HG: Following the tests I did in Super 16mm mode on the Alexa, Esther Woodbridge and I worked to create a show LUT that we would use on set. We were trying to build a look with enough contrast and to create a cold environment around the girls, leaning towards cyan but still with skin tones that felt rich and vulnerable. The final look of the film has ended up being quite close to the LUT that we created initially. That’s why I really enjoy the process of testing in pre-production, as in this case I learned the limitations of S16mm mode on the Alexa. For example, Esther and I discovered that at higher ISOs the noise that the sensor introduced became unpleasant, so we decided instead to shoot at 400 ISO or less whenever possible, and then add film grain in the grade. In addition to the grain we added more halation in the highlights which helped make the glass feel even older.

BC: What were the most challenging parts of the film to shoot and how did you overcome those obstacles?

HG: There were some technical and safety related challenges to certain setups in the film. Thankfully we prepped meticulously so that we could get the results we wanted with the correct equipment and in the precious little time we had with the actors.

I remember early on when scheduling there was one particular day which felt like it was going to be tight to get all the coverage we wanted. The scene in question was the ‘pipe test’ which involved the kids having to crawl through a pipe holding on to a cable with their teeth. The scene was complex for many reasons but it was all about capturing this silent interaction between two characters to understand the dynamic.

Some of the setups were complex moves on the dolly which was fun to orchestrate even if it was challenging. Simon, Yujia, the production team and I worked very closely with Sam Roffey (1st AD) who did am amazing job. He not only helped us achieve everything we wanted to on set but also fostered a lovely working atmosphere on set. A key part of this was giving Olivia Booth-Ford (Finch) and Alice Miles (Bren) the space they needed to perform, which Sam managed brilliantly.

The majority of the production was shot at Dean Valley Studios in High Wycombe

BC: What was your proudest moment from the production process? Is there a specific scene or shot that you’re especially proud of?

HG: My favourite scene in the film takes place in the middle of the story when tensions come to a head and the girls fight in their room. I suggested to Simon that we set the scene at sunset, with a very low direct sun coming through the windows, to contrast the coldness in the rest of the film. I wanted the light to feel as though it was putting the girls on edge and pushing them to express their feelings, which is something these kids have never done at this point. I am really proud of how that scene has ended up and I think the visuals really complement the experience the girls are going through at that point of the story.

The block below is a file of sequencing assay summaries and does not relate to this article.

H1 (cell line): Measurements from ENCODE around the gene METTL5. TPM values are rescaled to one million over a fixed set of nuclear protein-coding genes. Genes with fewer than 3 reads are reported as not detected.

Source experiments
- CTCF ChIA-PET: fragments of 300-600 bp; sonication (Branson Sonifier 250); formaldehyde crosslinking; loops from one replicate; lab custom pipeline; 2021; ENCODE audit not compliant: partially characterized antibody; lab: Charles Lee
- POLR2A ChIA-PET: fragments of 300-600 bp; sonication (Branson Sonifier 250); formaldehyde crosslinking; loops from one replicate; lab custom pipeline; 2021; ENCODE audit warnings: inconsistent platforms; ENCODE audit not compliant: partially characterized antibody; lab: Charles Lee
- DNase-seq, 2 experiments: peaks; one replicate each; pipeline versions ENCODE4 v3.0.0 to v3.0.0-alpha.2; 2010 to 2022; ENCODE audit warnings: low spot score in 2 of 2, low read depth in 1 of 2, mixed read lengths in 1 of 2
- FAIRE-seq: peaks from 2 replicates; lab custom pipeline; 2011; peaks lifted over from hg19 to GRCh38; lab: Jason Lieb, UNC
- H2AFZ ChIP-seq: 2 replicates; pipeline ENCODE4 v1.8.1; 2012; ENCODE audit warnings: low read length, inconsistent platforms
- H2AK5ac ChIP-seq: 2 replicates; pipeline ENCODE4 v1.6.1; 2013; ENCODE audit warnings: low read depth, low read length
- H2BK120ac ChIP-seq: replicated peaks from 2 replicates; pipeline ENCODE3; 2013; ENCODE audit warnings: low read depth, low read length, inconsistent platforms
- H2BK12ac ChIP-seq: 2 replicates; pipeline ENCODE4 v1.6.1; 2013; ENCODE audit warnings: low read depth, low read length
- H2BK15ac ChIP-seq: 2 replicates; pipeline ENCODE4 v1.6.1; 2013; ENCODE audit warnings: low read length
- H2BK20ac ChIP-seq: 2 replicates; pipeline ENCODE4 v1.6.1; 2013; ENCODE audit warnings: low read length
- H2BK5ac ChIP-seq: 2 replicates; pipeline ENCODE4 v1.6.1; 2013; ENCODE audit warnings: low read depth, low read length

One of the reasons I’m proud of it is that the lighting is very simple. We lit it with a 5kW Fresnel direct through the window as well as some 600w Tungsten heads bouncing into Dedolight Lightstream reflectors (generously provided by Cirrolite) which helped create texture on the walls behind the girls.

BC: What lessons did you learn from this production that you’ll take with you onto future productions?

HG: First of all, testing is crucial. It allows you to save time and money on set, as well as being able to establish the technical rules of the world. Having these rules in place then gives you the space to improvise and be more creative on set, which I find very liberating.

I also learnt how important it is to give respect and space to the actors. It doesn’t matter if the cinematography isn’t perfect, the performances are what move the audience. It’s important as a cinematographer to give them space and time to make their job easier. This film taught me how to think in lighting how to create a look that works for the film but also facilitates their job. The film will always benefit from it.

I also learnt a lot about lighting, especially working in a big space with big sources and how to control the natural light and use it to your advantage as well.

“I also learnt how important it is to give respect and space to the actors.”

BC: What would be your dream project as a cinematographer?

HG: To be honest, the projects that I am most excited about are ones that allow me to meet amazing collaborators and learn from them. I also love to travel and discover different places and how the light behaves around the world, so I’d be excited to be able to discover new places. But the most important thing for me are stories that are so powerful that they push the audience to think beyond the film itself. I’m most interested in stories that follow character’s emotional journeys. I think those are the ones that allow me to learn something and present challenges; not only in cinematography but in life. Those are the ones that make me grow as a person.